[vc_row][vc_column][ultimate_heading main_heading=”DO YOU KNOW WHAT YOU NEED TO DELIVER YOUR STRATEGY?” alignment=”left” spacer=”line_only” spacer_position=”middle” line_height=”3″ line_color=”#f88379″ main_heading_font_size=”desktop:34px;” main_heading_line_height=”desktop:44px;” main_heading_margin=”margin-bottom:15px;” sub_heading_style=”font-weight:bold;” sub_heading_font_size=”desktop:22px;” sub_heading_line_height=”desktop:32px;” sub_heading_margin=”margin-bottom:25px;” line_width=”200″ spacer_margin=”margin-bottom:35px;”][/ultimate_heading][vc_column_text]We have all been to one. An offsite where the 3 – 5 year strategic plan is presented, the growth opportunities and cost pressures are outlined, and the great new ideas that will revolutionise your organisation are workshopped. The leadership team feels positive and is energised by the clarity of “what” problems it needs to solve and “why” something needs to be done. For the first time you all feel aligned and committed to a joint outcome and the potential of you all. It was a great offsite and you even signed up to a plan that states “when” things will be done by. It was an awesome day!
But wait a minute…
How do you know “when” you can do something by if you haven’t understood “how” and “who” you need? It’s like a builder agreeing to a deadline for a house without understanding how big it is or who he needs to finish it.
The missing opportunities
Leaders who don’t explore “how” and “who” as part their strategy and chose to go straight to “when” miss two opportunities to bring their strategy to life.
Bypassing “how” misses your opportunity to explore options, look at innovative ways to solve the “what” and get input from the team who will ultimately need to deliver it. Think of it as like going to straight to jail in Monopoly. Something that you will have to pay to get out of, only to find that you missed out on Park Lane and Mayfair whilst you were busy.
Ignoring “who” means you haven’t explored whether your team is capable of delivering or who else you might need to fill a capability or capacity gap. Think of a coach who wanted to win the final, only to realise he had a team of defenders? He’s unlikely to succeed and his players will be left demoralised by his unrealistic targets that they couldn’t meet.
Introducing the What – Why – How – Who – When model
The what – why – how- who – when model is a step-by-step way of building your strategic plan. Individually each part is not revolutionary and there are many books on strategy that cover similar ground (more on my favorite books later). The difference with this model is what happens when they are done in the right order and the potential that is unleashed in your organisation when these points intersect. Let’s explore.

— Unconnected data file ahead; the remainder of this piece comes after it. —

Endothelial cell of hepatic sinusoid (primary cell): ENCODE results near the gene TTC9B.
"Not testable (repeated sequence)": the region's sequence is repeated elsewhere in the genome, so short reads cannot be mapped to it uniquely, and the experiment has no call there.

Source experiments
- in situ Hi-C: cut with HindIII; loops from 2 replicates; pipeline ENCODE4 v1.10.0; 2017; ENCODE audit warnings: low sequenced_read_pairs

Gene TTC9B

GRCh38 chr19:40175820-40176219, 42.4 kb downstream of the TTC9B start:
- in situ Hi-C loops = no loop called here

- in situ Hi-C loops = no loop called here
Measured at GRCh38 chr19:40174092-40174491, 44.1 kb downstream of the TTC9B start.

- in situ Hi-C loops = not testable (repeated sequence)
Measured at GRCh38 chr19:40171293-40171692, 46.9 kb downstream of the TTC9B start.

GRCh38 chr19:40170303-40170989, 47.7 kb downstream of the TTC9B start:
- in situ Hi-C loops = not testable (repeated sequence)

At the centre of the model and every organisation is your strategy, as Larry Bossidy & Ram Charan said in their book “Execution: The Discipline of Getting Things Done” the basic goal of a strategy is:
To win the customer’s preference and create a sustainable competitive advantage, whilst leaving sufficient money on the table for shareholders
To successfully execute your strategy the model outlines that a leader needs to systematically step through:
- What organisational problems it needs to solve to achieve it’s strategy;
- Why these problems need to be solved and the benefits the organisation expects to see;
- Potential options on How the organisational problems could be solved;
- Who the organisation needs to solve it in terms of skills and experience and do they have the potential required to deliver it;
- When it can be solved by considering all of the above.
There are 120 different ways that you can order the 5 circles in the model (I counted!) but this is the only order that avoids the common problems that leaders face in executing their strategy. For example:
- If you start with when you need to do something by, good luck fitting in the right how in time.
- If you base your plan around who is available then I hope you’re lucky and they are the right people to deliver what you need, by when.
- If you think you can start with how because you’re the boss and know the right solution then alright, but you might miss an opportunity that your team or competitors know about and you don’t.
In my next post I will explore what happens at the points of intersect and how the 5C’s – Cause, Creativity, Competence, Challenge & Completion – can inspire the potential of your team to innovate and execute.
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